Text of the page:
One of art's best qualities is its ability to bring people together and spark conversation. I whole-heartedly believe this is the idea behind KIACA Gallery. KIACA stands for Kabye Impact African Contemporary Art. Kabye, pronounced kah-bee-yeah, is the name of a West African Togolese ethnic group.
KIACA offers contemporary art by African, African-American, and African Diaspora cultures. The gallery's thrust is the promotion of cultural exchange. You don't go to KIACA just to buy art. You go to gain wisdom. You go to discuss and understand.
Owner Bamazi Talle, who goes by Talle, communicates with the public on various levels, offering visitors a range of interactive experiences including tours, lectures, seminars, studio classes, innovative educational programs, films, concerts, poetry readings, and other performances.
Walking into the gallery, you receive immediate confirmation that you are welcome. Talle is a wonderful host who speaks to visitors sincerely. He insisted on shaking my hand when I walked through the door, proceeded to engage me in deep conversation, and caught me off guard with a bear hug just before I left. A few weeks later, when I saw him on the street, he waved to me and shouted a greeting. I couldn't't believe he remembered my first name. It is obvious that what he does comes from the heart. Art thrives in this environment.
Every two months, KIACA offers a new exhibit, and the schedule is booked through 2012. Artists' demand for space in KIACA Gallery is so high that Talle has projected a long-term goal to open a full-scale museum dedicated to the same standards that hold his non-profit gallery together.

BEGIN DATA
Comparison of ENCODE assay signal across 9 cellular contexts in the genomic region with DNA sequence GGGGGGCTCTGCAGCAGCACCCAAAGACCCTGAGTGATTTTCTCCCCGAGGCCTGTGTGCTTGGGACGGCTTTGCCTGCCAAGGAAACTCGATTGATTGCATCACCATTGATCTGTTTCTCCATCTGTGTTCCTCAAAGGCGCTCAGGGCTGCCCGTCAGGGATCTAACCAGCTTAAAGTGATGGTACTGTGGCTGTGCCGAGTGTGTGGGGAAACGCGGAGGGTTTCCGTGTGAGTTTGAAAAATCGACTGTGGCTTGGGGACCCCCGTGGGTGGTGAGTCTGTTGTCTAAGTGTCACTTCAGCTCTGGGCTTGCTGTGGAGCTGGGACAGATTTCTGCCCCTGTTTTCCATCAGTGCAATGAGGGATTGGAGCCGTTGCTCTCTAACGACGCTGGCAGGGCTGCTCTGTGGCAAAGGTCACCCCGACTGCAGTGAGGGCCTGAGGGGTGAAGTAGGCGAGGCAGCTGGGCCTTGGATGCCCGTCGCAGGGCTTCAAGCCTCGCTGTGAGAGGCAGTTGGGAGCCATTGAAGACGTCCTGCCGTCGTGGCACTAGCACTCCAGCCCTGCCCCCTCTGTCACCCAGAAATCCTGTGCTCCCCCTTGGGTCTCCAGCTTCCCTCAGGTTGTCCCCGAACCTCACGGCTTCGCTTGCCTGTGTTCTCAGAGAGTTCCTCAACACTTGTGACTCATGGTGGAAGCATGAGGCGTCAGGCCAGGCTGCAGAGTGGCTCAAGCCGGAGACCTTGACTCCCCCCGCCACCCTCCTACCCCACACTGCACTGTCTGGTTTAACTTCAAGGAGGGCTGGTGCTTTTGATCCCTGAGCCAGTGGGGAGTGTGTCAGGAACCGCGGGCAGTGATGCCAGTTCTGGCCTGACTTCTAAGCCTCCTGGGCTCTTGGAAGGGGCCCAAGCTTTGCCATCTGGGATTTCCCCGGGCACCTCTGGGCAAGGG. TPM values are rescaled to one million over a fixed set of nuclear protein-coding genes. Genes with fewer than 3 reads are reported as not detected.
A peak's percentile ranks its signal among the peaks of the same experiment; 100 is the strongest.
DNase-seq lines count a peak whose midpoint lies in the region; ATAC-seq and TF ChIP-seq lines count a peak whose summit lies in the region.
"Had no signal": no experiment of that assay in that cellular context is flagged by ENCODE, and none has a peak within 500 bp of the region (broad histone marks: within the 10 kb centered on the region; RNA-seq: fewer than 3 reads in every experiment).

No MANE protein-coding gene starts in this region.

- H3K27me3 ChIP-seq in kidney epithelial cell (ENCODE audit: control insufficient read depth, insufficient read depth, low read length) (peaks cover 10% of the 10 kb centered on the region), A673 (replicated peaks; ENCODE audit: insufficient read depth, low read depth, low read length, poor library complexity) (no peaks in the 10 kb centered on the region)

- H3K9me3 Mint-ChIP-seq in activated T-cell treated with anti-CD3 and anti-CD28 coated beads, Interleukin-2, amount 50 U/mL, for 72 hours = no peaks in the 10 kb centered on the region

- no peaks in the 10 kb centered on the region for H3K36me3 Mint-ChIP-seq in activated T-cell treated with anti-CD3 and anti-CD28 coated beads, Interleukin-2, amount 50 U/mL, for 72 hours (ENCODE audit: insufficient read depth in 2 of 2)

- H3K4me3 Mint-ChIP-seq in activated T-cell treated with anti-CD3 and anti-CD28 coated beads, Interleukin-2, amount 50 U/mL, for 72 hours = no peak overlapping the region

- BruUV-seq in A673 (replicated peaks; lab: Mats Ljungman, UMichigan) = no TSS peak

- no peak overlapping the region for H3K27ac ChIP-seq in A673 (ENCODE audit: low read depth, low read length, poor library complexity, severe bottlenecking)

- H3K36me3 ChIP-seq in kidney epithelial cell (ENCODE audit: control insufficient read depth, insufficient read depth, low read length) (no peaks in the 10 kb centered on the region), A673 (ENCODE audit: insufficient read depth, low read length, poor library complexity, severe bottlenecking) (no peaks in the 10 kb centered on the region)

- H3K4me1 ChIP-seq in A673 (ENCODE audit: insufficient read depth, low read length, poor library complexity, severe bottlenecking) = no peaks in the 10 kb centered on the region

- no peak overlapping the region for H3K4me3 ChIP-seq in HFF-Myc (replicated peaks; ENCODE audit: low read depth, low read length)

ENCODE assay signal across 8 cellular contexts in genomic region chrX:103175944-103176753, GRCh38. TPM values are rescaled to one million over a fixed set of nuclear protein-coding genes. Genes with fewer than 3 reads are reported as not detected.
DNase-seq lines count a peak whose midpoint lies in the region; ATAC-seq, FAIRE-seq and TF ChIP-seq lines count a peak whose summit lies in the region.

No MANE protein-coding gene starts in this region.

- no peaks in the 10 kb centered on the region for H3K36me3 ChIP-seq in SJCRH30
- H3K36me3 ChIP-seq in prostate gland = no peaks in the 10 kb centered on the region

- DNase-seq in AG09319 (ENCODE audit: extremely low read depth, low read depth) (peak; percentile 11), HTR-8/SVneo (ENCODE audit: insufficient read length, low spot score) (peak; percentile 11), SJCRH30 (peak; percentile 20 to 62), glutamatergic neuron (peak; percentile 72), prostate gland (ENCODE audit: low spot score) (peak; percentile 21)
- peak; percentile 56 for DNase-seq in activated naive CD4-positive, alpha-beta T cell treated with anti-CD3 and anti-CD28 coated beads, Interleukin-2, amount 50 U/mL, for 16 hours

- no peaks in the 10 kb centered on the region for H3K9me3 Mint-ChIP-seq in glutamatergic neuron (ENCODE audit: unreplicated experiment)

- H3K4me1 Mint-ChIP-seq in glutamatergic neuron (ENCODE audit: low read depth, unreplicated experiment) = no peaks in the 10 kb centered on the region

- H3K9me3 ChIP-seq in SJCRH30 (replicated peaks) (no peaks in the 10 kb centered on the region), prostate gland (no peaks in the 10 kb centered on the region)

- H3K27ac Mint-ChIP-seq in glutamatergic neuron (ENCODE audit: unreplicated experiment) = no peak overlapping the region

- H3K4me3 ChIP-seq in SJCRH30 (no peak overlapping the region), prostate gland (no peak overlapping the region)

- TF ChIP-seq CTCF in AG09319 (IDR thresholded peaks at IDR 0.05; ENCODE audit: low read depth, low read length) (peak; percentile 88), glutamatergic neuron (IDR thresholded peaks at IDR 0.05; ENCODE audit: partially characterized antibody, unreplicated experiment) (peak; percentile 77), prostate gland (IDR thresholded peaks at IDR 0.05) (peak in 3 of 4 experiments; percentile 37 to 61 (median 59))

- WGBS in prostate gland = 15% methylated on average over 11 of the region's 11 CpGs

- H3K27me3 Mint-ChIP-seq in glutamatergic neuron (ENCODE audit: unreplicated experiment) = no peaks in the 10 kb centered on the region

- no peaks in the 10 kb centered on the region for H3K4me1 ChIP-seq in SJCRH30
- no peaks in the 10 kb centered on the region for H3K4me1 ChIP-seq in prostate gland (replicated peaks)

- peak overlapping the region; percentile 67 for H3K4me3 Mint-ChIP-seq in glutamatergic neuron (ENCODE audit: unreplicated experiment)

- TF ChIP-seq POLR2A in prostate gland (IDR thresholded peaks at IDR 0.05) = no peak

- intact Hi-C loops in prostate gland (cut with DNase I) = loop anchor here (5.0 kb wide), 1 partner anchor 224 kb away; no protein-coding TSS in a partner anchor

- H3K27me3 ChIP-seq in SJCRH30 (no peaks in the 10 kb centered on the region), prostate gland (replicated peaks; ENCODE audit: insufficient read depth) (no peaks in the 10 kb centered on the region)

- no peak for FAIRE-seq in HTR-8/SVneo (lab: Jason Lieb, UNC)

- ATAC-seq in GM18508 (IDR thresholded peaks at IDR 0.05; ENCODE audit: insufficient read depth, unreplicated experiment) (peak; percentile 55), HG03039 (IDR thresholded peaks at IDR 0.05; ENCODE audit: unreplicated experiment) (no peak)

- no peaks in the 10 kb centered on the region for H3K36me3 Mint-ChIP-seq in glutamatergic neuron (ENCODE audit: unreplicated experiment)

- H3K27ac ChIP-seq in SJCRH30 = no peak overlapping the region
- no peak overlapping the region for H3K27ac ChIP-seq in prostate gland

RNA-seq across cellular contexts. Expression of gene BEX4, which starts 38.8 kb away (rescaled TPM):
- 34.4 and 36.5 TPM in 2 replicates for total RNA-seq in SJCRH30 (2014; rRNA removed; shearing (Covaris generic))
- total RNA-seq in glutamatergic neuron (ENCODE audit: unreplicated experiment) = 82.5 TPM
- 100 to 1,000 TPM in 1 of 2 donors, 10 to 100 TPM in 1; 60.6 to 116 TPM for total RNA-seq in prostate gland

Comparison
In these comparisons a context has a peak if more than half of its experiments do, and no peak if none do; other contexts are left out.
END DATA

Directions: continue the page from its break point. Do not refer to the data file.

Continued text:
KIACA hosts all kinds of art: sculpture, painting, carved gourds, woven fabrics, and more. KIACA recently wrapped up a fund raising show featuring donated artwork by artists of various cultures. All proceeds from this event were donated to African organizations. Currently in the gallery are works by Gourd Master Sam X. The Gourd Master carves human forms from calabashes. This well-known artist attended the August Gallery Hop and mingled with his fans.
Talle himself is a well-known Columbus artist. His personal work lines the back wall of KIACA. Talle's recent interest has been invested in his life-sized portraits of Columbus' African artists like Ron Anderson and Tariq Tarey. Talle calls these artists "living griots," meaning they are living storytellers, passing on the stories of Africa. These portraits were recently featured at the Columbus Museum of Art.
Whether you're seeking insight into the African psyche, studying the elements of art, or just looking for good conversation, I highly recommend walking in to KIACA Gallery. It is not an experience you will soon forget.